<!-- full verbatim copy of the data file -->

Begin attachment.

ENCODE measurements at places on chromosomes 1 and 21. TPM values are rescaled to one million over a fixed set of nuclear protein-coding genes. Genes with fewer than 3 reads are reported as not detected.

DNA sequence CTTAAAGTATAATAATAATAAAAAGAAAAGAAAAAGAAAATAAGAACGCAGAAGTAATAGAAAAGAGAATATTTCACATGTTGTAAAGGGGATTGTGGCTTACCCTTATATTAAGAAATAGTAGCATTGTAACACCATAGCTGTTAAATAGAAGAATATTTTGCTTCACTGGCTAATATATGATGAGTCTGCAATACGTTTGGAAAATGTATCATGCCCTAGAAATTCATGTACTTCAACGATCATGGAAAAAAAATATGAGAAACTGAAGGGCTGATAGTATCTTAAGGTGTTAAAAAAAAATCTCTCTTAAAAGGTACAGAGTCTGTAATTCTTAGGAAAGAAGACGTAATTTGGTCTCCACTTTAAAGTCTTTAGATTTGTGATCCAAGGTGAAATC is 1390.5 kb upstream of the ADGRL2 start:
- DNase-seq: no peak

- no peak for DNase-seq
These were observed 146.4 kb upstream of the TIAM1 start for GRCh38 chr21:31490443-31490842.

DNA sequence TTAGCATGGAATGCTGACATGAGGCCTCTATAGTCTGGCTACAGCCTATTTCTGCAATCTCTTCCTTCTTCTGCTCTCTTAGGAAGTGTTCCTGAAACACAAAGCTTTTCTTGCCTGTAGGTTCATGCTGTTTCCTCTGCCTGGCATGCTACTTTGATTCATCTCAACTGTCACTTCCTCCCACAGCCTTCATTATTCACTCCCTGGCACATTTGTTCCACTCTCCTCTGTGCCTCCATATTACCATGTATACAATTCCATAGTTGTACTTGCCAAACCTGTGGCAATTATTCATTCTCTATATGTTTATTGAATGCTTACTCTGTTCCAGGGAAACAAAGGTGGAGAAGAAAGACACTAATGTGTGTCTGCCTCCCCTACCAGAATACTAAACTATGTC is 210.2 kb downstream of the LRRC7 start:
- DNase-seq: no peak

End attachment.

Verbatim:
ENCODE measurements at places on chromosomes 1 and 21. TPM values are rescaled to one million over a fixed set of nuclear protein-coding genes. Genes with fewer than 3 reads are reported as not detected.

DNA sequence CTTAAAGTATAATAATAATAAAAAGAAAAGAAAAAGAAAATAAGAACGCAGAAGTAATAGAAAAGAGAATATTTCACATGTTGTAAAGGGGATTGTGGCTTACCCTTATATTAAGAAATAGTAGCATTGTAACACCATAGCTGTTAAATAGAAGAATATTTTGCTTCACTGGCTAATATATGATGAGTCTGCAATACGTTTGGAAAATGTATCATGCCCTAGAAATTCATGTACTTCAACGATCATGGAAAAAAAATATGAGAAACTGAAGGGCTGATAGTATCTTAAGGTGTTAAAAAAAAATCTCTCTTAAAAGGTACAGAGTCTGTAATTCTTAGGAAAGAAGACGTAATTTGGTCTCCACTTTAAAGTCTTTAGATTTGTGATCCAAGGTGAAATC is 1390.5 kb upstream of the ADGRL2 start:
- DNase-seq: no peak

- no peak for DNase-seq
These were observed 146.4 kb upstream of the TIAM1 start for GRCh38 chr21:31490443-31490842.

DNA sequence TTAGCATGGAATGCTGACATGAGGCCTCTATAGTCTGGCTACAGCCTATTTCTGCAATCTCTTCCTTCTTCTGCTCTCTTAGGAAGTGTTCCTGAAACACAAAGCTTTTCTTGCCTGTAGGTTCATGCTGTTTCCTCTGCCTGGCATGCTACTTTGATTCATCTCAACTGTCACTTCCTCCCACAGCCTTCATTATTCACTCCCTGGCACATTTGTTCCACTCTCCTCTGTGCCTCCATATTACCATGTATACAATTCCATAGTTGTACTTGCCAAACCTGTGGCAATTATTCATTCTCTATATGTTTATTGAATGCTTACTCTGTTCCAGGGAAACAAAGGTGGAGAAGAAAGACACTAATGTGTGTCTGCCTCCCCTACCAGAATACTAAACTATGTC is 210.2 kb downstream of the LRRC7 start:
- DNase-seq: no peak